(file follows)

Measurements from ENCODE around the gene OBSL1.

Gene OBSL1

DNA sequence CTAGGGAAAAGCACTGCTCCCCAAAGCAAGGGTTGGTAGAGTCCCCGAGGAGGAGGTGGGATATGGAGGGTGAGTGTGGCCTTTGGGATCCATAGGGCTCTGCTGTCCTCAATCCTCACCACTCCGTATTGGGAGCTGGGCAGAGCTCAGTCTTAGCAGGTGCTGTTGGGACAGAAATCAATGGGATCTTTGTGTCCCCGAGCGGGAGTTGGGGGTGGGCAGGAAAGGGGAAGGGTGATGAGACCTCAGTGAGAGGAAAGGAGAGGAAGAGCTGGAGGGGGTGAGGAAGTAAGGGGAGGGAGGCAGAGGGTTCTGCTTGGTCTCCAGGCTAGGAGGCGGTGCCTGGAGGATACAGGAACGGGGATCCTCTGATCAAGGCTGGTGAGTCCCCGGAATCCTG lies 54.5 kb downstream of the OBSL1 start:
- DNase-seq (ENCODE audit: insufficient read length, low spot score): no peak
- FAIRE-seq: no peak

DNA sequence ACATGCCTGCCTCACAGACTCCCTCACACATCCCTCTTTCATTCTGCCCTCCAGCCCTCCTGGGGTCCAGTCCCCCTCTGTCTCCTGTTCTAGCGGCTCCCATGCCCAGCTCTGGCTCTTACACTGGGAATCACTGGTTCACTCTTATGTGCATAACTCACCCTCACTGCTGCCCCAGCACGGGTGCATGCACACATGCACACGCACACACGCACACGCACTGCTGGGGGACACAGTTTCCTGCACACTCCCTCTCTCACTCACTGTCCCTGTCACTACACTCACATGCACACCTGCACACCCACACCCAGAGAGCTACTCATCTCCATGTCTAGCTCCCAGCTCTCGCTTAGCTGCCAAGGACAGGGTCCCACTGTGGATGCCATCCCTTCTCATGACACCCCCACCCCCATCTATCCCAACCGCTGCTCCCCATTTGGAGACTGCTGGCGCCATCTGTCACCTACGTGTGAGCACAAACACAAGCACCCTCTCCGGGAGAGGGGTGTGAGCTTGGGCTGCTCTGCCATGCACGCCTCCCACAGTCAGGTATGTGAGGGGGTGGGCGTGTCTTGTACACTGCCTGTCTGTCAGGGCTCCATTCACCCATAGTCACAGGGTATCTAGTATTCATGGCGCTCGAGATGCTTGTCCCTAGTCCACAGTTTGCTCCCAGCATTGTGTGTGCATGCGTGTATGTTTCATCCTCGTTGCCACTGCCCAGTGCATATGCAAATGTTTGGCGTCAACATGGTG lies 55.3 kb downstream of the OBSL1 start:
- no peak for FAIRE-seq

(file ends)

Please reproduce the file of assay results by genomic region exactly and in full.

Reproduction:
Measurements from ENCODE around the gene OBSL1.

Gene OBSL1

DNA sequence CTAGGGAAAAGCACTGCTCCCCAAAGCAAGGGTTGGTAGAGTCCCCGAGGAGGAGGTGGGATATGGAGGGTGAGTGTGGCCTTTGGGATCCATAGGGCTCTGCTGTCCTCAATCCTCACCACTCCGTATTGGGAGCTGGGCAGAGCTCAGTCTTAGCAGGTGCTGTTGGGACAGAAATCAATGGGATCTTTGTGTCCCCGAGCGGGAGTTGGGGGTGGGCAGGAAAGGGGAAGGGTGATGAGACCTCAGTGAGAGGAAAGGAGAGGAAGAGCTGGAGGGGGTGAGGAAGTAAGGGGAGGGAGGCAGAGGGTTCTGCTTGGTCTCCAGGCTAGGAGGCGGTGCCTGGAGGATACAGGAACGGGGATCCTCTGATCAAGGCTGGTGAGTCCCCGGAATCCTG lies 54.5 kb downstream of the OBSL1 start:
- DNase-seq (ENCODE audit: insufficient read length, low spot score): no peak
- FAIRE-seq: no peak

DNA sequence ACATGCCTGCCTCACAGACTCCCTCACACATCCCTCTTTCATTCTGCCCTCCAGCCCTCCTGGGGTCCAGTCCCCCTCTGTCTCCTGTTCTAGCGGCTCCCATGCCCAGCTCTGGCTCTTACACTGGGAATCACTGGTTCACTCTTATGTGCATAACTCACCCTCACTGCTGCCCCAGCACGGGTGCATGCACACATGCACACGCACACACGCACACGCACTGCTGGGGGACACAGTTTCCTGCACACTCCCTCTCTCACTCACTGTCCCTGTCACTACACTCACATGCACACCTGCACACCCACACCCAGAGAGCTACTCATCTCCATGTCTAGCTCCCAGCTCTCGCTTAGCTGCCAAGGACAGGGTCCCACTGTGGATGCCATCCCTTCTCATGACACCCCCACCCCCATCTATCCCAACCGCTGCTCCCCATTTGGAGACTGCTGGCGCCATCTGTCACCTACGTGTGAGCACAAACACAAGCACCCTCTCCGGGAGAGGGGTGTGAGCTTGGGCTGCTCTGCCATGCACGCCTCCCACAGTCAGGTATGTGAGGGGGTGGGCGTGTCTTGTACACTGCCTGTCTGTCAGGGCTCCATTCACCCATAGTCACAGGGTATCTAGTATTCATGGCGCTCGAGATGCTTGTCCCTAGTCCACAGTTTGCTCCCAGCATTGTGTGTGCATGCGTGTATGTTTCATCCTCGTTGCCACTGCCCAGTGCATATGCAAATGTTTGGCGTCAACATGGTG lies 55.3 kb downstream of the OBSL1 start:
- no peak for FAIRE-seq